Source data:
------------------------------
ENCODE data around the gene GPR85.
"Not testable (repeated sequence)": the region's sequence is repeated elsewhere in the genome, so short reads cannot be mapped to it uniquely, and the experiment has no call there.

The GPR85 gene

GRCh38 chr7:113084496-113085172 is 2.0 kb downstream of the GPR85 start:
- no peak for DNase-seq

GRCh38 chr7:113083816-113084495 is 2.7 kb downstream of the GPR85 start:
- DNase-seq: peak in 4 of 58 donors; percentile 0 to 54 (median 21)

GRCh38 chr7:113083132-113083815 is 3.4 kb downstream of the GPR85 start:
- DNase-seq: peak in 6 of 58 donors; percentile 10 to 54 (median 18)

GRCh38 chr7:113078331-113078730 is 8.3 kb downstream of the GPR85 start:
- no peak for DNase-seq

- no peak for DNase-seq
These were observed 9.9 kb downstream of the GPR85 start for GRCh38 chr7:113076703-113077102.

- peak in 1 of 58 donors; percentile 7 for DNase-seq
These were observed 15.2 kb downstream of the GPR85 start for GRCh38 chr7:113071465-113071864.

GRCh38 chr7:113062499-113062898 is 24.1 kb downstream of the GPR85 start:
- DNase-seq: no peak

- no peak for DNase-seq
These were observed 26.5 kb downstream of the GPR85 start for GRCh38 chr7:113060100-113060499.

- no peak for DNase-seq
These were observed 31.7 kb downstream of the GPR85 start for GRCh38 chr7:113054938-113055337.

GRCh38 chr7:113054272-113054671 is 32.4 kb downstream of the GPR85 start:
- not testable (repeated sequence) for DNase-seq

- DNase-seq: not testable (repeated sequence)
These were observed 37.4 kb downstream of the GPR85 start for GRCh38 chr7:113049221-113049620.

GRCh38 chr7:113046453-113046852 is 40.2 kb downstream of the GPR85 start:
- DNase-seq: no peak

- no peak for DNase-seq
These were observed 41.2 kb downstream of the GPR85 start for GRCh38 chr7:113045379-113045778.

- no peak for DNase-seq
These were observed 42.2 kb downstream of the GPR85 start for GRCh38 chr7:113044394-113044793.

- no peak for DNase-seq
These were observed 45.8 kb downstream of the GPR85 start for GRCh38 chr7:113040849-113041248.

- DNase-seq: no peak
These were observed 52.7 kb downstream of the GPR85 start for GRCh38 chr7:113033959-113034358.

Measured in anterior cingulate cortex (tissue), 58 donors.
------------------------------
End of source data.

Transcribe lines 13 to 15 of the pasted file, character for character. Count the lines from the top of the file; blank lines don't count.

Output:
These were observed 9.9 kb downstream of the GPR85 start for GRCh38 chr7:113076703-113077102.

- peak in 1 of 58 donors; percentile 7 for DNase-seq
These were observed 15.2 kb downstream of the GPR85 start for GRCh38 chr7:113071465-113071864.